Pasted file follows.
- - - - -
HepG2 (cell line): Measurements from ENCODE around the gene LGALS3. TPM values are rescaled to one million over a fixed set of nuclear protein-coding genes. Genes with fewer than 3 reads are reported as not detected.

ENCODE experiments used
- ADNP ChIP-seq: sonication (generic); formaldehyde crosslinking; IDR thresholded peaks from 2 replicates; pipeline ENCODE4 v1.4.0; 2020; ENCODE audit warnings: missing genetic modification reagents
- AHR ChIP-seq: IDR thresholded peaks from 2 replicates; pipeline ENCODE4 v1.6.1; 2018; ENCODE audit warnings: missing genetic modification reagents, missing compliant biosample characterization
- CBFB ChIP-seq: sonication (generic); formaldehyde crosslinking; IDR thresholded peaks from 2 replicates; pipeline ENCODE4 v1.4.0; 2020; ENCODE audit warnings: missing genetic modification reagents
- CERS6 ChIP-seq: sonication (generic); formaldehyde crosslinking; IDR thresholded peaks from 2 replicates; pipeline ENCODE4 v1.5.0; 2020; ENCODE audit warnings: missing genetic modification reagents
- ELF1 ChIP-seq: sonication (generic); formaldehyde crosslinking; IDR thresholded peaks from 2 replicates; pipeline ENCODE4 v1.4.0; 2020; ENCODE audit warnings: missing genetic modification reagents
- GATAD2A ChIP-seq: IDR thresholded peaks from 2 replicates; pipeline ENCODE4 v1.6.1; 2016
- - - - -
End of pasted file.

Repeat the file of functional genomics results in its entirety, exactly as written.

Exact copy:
HepG2 (cell line): Measurements from ENCODE around the gene LGALS3. TPM values are rescaled to one million over a fixed set of nuclear protein-coding genes. Genes with fewer than 3 reads are reported as not detected.

ENCODE experiments used
- ADNP ChIP-seq: sonication (generic); formaldehyde crosslinking; IDR thresholded peaks from 2 replicates; pipeline ENCODE4 v1.4.0; 2020; ENCODE audit warnings: missing genetic modification reagents
- AHR ChIP-seq: IDR thresholded peaks from 2 replicates; pipeline ENCODE4 v1.6.1; 2018; ENCODE audit warnings: missing genetic modification reagents, missing compliant biosample characterization
- CBFB ChIP-seq: sonication (generic); formaldehyde crosslinking; IDR thresholded peaks from 2 replicates; pipeline ENCODE4 v1.4.0; 2020; ENCODE audit warnings: missing genetic modification reagents
- CERS6 ChIP-seq: sonication (generic); formaldehyde crosslinking; IDR thresholded peaks from 2 replicates; pipeline ENCODE4 v1.5.0; 2020; ENCODE audit warnings: missing genetic modification reagents
- ELF1 ChIP-seq: sonication (generic); formaldehyde crosslinking; IDR thresholded peaks from 2 replicates; pipeline ENCODE4 v1.4.0; 2020; ENCODE audit warnings: missing genetic modification reagents
- GATAD2A ChIP-seq: IDR thresholded peaks from 2 replicates; pipeline ENCODE4 v1.6.1; 2016